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    ABSTRACT: Cognitive theories of depression posit that selective attention for negative information contributes to the maintenance of depression. The current study experimentally tested this idea by randomly assigning adults with Major Depressive Disorder (MDD) to 4 weeks of computer-based attention bias modification designed to reduce negative attention bias or 4 weeks of placebo attention training. Findings indicate that compared to placebo training, attention bias modification reduced negative attention bias and increased resting-state connectivity within a neural circuit (i.e., middle frontal gyrus and dorsal anterior cingulate cortex) that supports control over emotional information. Further, pre- to post-training change in negative attention bias was significantly correlated with depression symptom change only in the active training condition. Exploratory analyses indicated that pre- to post-training changes in resting state connectivity within a circuit associated with sustained attention to visual information (i.e., precuenus and middle frontal gyrus) contributed to symptom improvement in the placebo condition. Importantly, depression symptoms did not change differentially between the training groups-overall, a 40% decrease in symptoms was observed across attention training conditions. Findings suggest that negative attention bias is associated with the maintenance of depression; however, deficits in general attentional control may also maintain depression symptoms, as evidenced by resting state connectivity and depression symptom improvement in the placebo training condition. (PsycINFO Database Record (c) 2015 APA, all rights reserved).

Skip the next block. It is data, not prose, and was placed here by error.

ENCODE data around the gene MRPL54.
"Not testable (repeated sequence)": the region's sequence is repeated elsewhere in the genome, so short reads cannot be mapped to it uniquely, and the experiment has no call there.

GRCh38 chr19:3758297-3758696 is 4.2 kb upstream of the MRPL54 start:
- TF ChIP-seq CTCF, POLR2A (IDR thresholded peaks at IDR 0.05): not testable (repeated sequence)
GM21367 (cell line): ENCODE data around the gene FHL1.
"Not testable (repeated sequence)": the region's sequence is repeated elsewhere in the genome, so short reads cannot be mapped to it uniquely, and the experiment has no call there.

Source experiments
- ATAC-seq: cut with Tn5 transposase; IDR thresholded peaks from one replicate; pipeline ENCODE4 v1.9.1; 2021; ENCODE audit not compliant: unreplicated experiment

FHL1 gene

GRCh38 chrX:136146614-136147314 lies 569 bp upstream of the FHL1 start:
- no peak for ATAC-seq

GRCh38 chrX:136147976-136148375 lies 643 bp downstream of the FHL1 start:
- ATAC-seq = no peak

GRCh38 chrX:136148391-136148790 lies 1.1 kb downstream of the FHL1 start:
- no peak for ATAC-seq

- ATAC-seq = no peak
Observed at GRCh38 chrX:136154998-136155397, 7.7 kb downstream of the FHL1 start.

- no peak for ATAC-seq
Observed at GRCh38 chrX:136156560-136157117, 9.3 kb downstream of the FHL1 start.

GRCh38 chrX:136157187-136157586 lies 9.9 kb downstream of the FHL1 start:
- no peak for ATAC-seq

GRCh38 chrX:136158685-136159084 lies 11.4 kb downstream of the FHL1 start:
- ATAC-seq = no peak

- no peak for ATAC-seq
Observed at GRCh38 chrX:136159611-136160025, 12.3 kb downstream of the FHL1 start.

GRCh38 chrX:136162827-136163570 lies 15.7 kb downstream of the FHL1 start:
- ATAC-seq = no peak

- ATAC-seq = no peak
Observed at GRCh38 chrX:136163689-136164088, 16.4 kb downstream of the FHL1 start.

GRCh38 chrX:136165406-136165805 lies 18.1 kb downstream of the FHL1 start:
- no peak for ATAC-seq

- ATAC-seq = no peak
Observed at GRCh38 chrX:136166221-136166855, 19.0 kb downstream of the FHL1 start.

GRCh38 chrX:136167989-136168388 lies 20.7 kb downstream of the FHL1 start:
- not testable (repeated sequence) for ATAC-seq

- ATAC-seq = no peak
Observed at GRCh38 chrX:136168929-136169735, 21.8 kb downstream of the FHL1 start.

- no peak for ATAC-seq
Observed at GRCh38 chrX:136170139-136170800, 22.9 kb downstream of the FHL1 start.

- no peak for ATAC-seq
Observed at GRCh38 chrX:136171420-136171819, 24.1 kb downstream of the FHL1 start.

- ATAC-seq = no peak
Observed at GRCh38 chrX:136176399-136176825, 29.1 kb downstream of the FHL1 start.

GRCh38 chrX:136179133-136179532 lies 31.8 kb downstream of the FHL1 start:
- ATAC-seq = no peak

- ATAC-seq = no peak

Journal of Abnormal Psychology 04/2015; 124(3). DOI:10.1037/abn0000049 · 4.86 Impact Factor
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    • "In addition to cognitive impairments, individuals with MDD attend more to negative information, and remember negative information more accurately than controls (Watkins et al., 1996; Koster et al., 2005). The underlying electrophysiological activity related to these mood-congruent biases can also be examined using ERPs. "